Road rage is something most motorists experience at some point or another, but something very few people act on. When the phrase was coined in the 1980’s, it referred to rampant shootings on Interstate 405 in California. And while many of us are never likely to experience that level of roadside aggression, we may encounter aggressive drivers that use rude words and gestures in a futile attempt to move traffic forward.
Aggressive driving tactics are dangerous to the driver and other motorists on any roadway, as it puts everyone at higher risk for collision and injury as well as property damage. And while there is no clearly defined law against aggressive driving, people experiencing road rage and engaging in aggressive driving often break traffic laws by speeding, not using their blinker, running stoplights, or not giving other motorists right of way. This kind of driving poses a huge risk to others on the average commute.
Dealing with road rage however, is relatively easy and has the possibility to improve commuting for everyone. But first we have to recognize when road rage is occurring.
Signs that you or someone near you is experiencing road rage:
- The driver is expressing anger through gestures, yelling, or honking their horn repeatedly.
- The driver is flashing their headlights incessantly to distract or get the attention of other motorists.
- The vehicle is changing lanes frequently and quickly.
- The driver behind you is “tailgating” or driving significantly close to your bumper.
- (In traffic) a driver has exited their vehicle in order to confront another driver.
- A driver intentionally collides with another vehicle
- A driver produces a weapon or other firearm.
If you are experiencing road rage and are engaging in any of these actions, there are plenty of ways to re-direct this aggression and get to a calmer state.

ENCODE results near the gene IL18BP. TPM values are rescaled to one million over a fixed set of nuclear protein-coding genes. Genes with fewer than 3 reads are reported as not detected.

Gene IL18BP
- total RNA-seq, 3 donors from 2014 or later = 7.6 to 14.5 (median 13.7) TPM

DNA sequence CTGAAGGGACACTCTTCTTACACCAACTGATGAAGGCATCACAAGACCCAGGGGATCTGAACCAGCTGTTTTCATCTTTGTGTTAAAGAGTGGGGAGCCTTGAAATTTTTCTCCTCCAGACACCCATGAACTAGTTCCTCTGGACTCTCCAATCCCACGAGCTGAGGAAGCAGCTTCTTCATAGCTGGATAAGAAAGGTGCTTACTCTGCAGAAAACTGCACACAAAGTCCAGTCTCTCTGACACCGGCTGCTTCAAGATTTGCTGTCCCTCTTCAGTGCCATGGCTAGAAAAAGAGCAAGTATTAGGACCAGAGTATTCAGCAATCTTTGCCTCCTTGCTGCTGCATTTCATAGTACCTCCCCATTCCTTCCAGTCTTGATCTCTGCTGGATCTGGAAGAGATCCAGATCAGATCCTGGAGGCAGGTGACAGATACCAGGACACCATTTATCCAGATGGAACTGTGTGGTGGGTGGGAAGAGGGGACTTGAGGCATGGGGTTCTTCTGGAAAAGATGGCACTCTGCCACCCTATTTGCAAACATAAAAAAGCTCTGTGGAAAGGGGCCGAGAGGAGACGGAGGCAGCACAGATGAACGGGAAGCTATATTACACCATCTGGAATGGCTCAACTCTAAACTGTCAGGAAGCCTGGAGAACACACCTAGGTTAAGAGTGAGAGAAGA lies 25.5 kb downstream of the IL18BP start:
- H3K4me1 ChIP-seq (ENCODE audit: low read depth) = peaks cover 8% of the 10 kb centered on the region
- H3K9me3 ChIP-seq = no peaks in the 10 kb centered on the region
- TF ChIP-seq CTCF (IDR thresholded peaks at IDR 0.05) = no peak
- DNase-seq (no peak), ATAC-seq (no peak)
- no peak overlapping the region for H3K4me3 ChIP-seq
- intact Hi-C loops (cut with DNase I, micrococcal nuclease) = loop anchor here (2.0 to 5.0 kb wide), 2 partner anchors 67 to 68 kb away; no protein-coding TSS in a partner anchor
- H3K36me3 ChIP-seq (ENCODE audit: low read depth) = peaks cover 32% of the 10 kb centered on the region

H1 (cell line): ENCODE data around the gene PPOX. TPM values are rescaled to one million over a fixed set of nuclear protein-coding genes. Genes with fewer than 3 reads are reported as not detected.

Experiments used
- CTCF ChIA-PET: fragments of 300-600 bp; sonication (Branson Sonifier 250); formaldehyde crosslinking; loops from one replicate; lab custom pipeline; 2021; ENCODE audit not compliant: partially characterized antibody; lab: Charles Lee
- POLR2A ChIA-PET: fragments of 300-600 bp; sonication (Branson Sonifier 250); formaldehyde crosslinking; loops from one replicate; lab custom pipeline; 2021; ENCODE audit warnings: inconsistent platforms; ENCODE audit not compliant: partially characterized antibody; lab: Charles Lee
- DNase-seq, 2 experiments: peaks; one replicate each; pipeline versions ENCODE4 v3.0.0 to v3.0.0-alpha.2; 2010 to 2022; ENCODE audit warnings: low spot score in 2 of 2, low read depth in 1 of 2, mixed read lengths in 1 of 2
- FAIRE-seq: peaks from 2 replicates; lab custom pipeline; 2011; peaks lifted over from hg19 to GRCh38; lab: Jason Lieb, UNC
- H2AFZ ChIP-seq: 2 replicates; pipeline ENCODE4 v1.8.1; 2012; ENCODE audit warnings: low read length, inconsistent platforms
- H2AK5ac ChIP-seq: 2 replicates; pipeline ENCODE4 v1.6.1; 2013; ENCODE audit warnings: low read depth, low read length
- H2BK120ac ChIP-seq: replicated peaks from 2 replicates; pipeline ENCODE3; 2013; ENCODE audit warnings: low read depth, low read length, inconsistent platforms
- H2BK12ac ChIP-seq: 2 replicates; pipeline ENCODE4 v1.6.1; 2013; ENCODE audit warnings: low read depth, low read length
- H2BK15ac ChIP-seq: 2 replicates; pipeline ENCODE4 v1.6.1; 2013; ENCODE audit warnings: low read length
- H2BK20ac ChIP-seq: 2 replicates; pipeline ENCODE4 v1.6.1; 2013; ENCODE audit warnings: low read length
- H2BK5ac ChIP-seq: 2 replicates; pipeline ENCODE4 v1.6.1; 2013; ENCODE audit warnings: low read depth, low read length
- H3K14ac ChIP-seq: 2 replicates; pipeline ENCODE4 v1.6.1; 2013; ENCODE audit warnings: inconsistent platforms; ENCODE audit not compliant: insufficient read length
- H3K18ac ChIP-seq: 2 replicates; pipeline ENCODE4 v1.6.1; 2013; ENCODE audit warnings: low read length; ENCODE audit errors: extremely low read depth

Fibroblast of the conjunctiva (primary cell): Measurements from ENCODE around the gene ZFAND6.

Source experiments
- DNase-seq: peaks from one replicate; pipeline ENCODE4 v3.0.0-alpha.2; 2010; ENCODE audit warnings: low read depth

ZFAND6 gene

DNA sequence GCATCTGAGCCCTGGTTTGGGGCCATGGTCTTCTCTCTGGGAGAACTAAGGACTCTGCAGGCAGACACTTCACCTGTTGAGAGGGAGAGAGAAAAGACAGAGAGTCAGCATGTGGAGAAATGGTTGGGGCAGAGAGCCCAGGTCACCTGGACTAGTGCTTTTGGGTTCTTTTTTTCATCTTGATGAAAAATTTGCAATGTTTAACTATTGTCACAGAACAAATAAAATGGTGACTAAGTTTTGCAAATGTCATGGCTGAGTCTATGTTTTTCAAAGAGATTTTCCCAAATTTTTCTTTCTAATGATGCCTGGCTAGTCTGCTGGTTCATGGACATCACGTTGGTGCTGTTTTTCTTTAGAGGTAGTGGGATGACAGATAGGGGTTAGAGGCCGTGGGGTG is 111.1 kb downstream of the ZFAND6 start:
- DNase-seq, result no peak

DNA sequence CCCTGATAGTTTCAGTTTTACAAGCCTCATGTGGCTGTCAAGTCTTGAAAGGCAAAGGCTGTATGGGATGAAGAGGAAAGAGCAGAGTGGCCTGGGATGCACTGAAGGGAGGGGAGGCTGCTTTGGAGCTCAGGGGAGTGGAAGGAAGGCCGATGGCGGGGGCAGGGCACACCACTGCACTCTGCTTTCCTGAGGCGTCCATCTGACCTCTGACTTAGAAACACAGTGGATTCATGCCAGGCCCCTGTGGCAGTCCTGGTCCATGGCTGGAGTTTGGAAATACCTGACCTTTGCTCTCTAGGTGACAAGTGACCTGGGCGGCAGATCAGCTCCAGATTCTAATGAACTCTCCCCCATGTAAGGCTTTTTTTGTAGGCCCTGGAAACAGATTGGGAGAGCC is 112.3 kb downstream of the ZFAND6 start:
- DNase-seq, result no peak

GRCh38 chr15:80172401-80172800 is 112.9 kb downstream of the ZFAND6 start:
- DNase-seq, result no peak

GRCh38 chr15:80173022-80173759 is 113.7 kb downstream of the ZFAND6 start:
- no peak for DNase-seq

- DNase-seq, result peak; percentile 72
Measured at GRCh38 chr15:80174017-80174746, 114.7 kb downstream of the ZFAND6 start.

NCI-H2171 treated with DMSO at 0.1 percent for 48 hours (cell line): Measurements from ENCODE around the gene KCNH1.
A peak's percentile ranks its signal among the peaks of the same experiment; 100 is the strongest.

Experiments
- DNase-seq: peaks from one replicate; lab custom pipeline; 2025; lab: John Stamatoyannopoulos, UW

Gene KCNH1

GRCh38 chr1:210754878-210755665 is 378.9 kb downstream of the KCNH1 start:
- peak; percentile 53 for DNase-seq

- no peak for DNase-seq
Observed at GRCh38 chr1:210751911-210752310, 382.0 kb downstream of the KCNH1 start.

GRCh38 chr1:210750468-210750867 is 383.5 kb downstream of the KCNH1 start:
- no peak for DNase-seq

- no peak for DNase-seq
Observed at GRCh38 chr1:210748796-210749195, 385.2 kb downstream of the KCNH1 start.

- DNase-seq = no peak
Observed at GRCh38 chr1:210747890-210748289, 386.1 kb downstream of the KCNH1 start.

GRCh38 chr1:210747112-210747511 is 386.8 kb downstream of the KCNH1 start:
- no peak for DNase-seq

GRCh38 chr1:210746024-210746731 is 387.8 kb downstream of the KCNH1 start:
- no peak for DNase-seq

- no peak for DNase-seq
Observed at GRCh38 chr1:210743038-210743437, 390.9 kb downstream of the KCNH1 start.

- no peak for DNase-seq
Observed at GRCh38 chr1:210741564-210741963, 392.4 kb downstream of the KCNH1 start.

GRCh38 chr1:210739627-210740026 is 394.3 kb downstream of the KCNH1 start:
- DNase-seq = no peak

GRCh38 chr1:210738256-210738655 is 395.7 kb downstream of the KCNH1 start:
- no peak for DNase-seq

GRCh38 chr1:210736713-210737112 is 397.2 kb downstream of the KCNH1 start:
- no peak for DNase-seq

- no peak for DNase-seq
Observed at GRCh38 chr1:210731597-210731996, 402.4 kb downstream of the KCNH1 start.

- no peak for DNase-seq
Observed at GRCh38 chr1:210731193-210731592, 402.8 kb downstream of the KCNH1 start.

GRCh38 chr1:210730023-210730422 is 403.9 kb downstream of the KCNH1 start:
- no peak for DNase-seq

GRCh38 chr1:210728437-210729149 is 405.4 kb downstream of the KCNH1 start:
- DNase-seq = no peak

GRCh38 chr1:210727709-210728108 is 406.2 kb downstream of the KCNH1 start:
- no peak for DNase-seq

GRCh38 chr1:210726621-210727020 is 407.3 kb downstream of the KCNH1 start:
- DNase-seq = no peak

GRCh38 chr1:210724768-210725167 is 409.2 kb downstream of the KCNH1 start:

The first thing you should do is pull off the road if you can, find a parking lot or side-street and take a few minutes to calm down. Get out of your car and breathe some fresh air if you think that would help. A common technique for calming is breathing exercises: inhaling for four seconds, and exhaling for seven or eight. If this fails to make you more relaxed after a few minutes then you may consider calling a friend to vent your frustrations verbally.
Stress is the prime contributor to road rage, whether you find that stress on the road, or bring it with you from work or home is irrelevant. Finding peace and relieving stress can positively affect your driving style, and your daily outlook.
If you have to stay in the car, it may be helpful to keep a stress-ball in your glove compartment, and squeeze it repeatedly to relieve stress. If this is also not an option, switching your radio station to a calmer channel can help as well. If you listen to more aggressive or active music, studies show that music can affect your mood in many situations, therefore switching to a calmer station may help calm your current emotions of rage.
If you notice another driver engaging in dangerous, reckless, or aggressive behavior the easiest way to avoid collision r injury is to avoid the other motorist. Keep a safe distance and do not engage with the other driver. If you feel threatened or in danger call 911 and let them know of your emergency. Do not try to calm down a raging driver, just keep your distance and try to remain calm yourself.